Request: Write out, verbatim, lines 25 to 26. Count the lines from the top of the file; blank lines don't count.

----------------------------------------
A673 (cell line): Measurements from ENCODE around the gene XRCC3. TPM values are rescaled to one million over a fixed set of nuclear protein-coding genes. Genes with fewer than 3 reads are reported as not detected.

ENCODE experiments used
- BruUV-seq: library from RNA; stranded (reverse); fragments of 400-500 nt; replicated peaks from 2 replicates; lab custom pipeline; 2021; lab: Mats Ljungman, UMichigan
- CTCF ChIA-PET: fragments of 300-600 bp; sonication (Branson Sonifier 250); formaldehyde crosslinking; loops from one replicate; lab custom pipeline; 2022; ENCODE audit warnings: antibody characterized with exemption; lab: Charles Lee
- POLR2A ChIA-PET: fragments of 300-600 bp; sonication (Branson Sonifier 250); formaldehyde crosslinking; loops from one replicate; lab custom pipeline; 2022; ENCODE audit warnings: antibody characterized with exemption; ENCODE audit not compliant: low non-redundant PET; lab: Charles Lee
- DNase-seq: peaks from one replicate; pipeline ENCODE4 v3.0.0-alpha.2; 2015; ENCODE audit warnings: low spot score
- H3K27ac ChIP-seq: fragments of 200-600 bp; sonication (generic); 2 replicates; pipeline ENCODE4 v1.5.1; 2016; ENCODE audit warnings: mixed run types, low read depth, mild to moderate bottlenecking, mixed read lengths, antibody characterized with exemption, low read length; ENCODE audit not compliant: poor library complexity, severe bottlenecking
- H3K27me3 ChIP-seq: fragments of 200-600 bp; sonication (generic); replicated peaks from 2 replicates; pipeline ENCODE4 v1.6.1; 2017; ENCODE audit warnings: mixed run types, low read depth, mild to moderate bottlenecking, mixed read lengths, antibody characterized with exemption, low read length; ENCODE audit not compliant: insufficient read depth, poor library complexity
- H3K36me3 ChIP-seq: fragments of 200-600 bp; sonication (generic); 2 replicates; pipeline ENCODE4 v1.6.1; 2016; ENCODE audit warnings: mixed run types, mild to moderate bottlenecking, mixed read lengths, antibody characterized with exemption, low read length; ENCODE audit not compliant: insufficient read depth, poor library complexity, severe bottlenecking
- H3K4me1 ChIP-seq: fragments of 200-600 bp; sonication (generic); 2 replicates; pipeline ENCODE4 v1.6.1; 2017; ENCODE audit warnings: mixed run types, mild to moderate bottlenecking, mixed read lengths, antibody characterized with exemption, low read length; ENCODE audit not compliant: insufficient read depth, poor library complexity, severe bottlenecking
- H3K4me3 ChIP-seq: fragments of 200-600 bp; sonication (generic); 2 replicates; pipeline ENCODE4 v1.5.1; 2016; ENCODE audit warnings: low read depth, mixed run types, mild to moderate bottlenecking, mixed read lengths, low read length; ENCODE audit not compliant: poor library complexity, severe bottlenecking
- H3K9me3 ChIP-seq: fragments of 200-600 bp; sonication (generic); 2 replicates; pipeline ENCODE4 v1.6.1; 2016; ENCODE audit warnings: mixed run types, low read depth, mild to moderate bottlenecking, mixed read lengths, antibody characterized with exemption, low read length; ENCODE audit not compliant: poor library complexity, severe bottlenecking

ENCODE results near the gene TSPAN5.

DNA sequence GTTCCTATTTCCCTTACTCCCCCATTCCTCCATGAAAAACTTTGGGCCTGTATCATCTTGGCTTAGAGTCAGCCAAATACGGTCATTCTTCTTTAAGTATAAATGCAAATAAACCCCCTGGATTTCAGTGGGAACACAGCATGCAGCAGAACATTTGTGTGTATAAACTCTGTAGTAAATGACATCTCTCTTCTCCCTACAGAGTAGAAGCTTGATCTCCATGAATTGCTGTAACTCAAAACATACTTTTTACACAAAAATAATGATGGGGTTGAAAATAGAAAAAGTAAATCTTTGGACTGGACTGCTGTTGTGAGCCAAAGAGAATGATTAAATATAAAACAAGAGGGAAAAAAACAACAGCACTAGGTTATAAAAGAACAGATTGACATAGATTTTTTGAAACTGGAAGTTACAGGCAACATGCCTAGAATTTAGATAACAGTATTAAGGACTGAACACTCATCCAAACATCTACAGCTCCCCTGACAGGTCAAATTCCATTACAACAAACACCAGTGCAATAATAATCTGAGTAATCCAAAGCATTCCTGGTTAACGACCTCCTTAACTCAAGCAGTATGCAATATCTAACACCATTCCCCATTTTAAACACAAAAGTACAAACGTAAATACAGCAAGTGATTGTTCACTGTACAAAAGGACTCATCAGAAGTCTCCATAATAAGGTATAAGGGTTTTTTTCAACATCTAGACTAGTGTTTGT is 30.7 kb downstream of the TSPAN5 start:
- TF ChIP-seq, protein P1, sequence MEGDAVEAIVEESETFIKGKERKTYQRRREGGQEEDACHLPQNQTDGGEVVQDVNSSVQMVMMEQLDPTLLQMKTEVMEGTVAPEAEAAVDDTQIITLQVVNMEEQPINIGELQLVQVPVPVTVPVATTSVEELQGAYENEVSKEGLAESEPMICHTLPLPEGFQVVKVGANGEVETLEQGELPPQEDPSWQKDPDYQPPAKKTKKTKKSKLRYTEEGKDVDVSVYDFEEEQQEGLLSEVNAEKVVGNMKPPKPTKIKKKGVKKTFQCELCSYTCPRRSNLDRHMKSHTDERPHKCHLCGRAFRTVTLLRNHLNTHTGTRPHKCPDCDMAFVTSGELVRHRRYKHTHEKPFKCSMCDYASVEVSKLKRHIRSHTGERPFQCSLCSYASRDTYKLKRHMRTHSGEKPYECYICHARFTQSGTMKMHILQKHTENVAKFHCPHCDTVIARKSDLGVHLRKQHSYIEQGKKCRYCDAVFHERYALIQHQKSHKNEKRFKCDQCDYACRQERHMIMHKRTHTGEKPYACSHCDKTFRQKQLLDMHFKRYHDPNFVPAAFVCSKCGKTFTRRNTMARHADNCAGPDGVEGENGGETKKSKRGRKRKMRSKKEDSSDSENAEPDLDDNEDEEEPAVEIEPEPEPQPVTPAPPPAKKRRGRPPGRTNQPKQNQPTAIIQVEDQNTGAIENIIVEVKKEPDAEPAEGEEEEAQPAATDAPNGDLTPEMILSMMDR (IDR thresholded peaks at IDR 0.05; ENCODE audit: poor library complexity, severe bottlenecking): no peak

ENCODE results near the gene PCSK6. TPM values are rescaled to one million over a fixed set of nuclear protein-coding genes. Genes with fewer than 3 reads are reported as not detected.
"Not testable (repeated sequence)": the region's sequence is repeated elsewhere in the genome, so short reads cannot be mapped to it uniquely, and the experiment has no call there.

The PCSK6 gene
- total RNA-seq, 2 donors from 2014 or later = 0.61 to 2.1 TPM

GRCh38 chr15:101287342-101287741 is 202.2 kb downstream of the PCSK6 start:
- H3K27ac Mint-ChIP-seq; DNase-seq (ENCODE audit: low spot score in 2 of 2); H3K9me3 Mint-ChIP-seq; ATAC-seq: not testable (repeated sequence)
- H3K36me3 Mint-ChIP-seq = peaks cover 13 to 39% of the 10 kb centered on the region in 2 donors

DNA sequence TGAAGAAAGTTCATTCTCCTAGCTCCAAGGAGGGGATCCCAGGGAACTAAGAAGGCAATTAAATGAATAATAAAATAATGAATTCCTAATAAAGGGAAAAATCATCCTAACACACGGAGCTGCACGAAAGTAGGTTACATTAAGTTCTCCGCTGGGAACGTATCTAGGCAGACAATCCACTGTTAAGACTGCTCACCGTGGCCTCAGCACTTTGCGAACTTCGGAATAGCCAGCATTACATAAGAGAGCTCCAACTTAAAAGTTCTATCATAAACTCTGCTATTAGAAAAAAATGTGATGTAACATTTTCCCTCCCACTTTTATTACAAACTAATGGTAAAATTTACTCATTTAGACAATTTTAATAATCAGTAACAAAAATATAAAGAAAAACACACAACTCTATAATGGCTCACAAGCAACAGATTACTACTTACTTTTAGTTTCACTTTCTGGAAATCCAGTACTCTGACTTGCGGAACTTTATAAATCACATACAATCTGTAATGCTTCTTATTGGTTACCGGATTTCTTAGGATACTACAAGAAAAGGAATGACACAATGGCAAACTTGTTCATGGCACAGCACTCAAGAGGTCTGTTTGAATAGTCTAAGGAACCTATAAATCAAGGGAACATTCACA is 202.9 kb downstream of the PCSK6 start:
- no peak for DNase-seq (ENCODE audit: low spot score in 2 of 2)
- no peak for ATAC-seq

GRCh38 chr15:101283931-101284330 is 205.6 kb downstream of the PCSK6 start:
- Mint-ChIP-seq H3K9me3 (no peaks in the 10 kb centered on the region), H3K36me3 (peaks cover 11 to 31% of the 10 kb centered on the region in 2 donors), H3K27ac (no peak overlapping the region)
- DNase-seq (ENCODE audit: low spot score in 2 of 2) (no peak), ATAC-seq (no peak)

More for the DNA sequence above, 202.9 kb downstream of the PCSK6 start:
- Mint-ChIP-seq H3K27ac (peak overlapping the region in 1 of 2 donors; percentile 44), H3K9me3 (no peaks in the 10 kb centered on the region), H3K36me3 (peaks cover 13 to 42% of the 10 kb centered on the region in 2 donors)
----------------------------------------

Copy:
- no peak for ATAC-seq

GRCh38 chr15:101283931-101284330 is 205.6 kb downstream of the PCSK6 start: